It’s no secret that the influencer economy has been slow to find a foothold in home. There are reasons for that: Influencers tend to traffic in categories full of easy-to-ship impulse buys like fashion and beauty. Age also has something to do with it. More than half of the global Instagram population is 34 or younger (TikTok’s audience is far younger)—it’s a demographic that is only now getting serious about sofas. But influencers from the world of fashion and beauty have already been eyeing the home space, looking to cross over.
Among them is Christie Tyler, a New York fashion and lifestyle blogger turned model with just over 487,000 followers on Instagram (@nycbambi). Tyler has long had an interest in interior design, but it wasn’t until 2020 that she decided to make it a part of her day-to-day when her soon-to-be sister-in-law asked her to do the photography for Vollective, a vintage resale platform that she had launched with jewelry as the primary product category. After about five months with Tyler on the team, and some successful jewelry sales, the two expanded into vintage homewares under the same brand umbrella.
“I was immediately on board because interior design is my second passion, and I was already sourcing vintage and unique items for my own apartment,” says Tyler. “Now, I do half of the sourcing for each collection and all of the photography and marketing. It's been so lovely to dive into a passion I have never really thought about [as a business opportunity] and watch it grow.”
A few things set her home presence apart from other Instagram sellers—for one, most other antiques sellers aren’t successful fashion and print models (Tyler’s latest campaign saw her in Chanel’s 2021 Cruise collection). Vollective also conveys a distinct brand image, owed to a thoughtfully curated assortment of home objets, from magazine racks and candlesticks to dining chairs and early 20th-century ceramic vessels.
Established style influencers Aimee Song of @songofstyle and Julie Sariñana of @sincerelyjules have also dipped a toe into the home space. When Sariñana redid her Los Angeles–based offices, she credited home furnishings brand Lulu and Georgia for several pieces (including the area rug and the armchairs) by tagging the decor company. The image didn’t generate a long-standing partnership, but her product picks are listed on their site, along with those from a handful of other influencers, like Chriselle Lim of @thechrisellefactor and Emily Schuman of @cupcakesandcashmere.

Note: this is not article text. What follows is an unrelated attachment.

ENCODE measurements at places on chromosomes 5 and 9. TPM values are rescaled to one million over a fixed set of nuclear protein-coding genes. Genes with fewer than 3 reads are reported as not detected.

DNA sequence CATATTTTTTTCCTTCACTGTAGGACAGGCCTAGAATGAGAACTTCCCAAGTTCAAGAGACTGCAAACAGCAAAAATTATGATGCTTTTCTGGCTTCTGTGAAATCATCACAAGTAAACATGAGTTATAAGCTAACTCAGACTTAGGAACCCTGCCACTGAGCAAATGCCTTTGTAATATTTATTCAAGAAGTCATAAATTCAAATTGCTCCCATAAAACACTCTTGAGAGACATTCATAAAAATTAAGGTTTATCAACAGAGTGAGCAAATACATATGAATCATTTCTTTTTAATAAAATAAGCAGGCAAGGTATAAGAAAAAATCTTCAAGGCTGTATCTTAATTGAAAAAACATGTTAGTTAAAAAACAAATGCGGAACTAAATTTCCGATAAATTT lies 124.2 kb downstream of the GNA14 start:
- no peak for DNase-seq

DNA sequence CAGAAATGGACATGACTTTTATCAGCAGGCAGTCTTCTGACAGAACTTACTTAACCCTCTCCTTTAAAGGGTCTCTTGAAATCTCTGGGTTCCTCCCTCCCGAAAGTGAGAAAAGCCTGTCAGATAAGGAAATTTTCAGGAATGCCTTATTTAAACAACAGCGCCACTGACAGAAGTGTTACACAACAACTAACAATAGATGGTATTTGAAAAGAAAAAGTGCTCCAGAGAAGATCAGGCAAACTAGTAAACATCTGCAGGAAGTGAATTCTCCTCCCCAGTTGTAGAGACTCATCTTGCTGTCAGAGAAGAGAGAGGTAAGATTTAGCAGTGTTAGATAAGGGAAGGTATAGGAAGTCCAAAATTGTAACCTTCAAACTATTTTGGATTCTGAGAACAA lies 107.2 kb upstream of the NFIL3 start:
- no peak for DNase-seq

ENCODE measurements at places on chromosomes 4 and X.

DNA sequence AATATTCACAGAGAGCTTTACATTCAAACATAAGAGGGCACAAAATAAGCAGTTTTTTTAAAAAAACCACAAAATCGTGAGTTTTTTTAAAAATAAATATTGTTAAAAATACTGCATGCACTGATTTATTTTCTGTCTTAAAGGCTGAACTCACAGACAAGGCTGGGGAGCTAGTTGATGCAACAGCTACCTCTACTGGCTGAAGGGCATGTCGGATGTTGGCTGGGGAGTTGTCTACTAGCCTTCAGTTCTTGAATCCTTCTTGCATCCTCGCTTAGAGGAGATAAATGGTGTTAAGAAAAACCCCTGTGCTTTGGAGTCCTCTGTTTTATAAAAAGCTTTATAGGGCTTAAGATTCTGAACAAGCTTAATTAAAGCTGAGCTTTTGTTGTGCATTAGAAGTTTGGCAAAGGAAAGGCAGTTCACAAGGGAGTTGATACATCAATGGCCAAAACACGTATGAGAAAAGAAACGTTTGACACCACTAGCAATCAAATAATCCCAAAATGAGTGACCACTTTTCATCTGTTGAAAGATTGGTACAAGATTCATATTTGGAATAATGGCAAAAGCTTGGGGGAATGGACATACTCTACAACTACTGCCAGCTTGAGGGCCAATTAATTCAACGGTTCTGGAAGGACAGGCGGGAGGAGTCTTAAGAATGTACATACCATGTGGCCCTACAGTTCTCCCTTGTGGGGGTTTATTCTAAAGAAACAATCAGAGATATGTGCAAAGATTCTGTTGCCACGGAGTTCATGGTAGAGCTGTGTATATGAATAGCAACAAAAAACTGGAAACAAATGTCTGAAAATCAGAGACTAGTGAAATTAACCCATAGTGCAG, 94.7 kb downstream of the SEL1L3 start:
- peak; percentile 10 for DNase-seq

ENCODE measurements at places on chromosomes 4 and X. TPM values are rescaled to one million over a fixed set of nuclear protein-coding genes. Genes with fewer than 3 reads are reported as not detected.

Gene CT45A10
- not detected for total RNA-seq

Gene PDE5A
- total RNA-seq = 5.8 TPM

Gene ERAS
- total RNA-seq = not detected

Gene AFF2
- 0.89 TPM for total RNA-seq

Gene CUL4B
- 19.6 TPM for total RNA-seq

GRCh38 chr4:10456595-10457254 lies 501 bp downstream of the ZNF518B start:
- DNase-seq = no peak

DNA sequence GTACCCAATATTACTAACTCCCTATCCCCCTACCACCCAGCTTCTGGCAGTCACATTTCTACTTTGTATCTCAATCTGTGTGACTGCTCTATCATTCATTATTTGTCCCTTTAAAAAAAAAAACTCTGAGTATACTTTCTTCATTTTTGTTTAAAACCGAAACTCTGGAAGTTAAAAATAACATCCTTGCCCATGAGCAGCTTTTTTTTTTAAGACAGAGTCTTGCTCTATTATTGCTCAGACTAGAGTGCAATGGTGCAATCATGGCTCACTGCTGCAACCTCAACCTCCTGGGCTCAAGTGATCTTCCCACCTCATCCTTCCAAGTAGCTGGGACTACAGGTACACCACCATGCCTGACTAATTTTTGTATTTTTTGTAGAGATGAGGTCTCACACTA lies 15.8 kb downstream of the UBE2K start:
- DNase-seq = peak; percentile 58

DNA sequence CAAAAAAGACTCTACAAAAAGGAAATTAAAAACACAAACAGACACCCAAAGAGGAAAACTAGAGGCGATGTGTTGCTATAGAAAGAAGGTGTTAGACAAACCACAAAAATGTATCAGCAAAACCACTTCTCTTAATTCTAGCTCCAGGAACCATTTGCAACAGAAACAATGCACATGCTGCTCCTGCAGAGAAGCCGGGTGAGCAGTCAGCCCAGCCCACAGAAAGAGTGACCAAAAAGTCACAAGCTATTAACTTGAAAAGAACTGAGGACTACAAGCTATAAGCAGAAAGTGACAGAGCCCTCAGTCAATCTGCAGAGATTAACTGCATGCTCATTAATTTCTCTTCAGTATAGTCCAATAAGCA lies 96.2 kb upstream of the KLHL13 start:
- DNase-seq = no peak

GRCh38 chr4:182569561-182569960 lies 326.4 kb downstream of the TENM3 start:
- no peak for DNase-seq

Another, perhaps better-known influencer who has emerged in the home space is Danielle Bernstein, the founder of the fashion blog WeWoreWhat. In 2015, the New York–based entrepreneur created a dedicated section of her blog called HomeWoreWhat, which promised home and interior design content—her inaugural post featured a partnership with home brand Z Gallerie, but saw little more activity. HomeWoreWhat launched as an Instagram account in April, with photos from Bernstein’s SoHo loft.
Whereas @weworewhat has 2.6 million followers, @homeworewhat has fewer than 8,000—granted, the account is new, but Bernstein’s lack of activity on there suggests that its identity is still in the works. Its launch correlates, too, with pushback that she received in the fashion space, including accusations of copying the dress designs of other brands and making and selling them under her own fashion label. It remains to be seen whether the home branch of her business empire transforms into a more fully-fledged interiors brand, but the fact that an influencer with the reach of Bernstein would make moves into home indicates the appeal of a crossover.
And while neither HomeWoreWhat nor the 80-piece collections from Vollective feature proprietary designs, it’s only a matter of time before they plant firmer stakes in the interior design world (Tyler has hinted that there is already something in the works for her brand). Supermodel Iman launched a line of fabrics back in 2010 with Calico Corners, actress Lauren Conrad has a home decor collection with Kohl’s, and Christian Siriano is now a furniture and interior designer. Ticktock.
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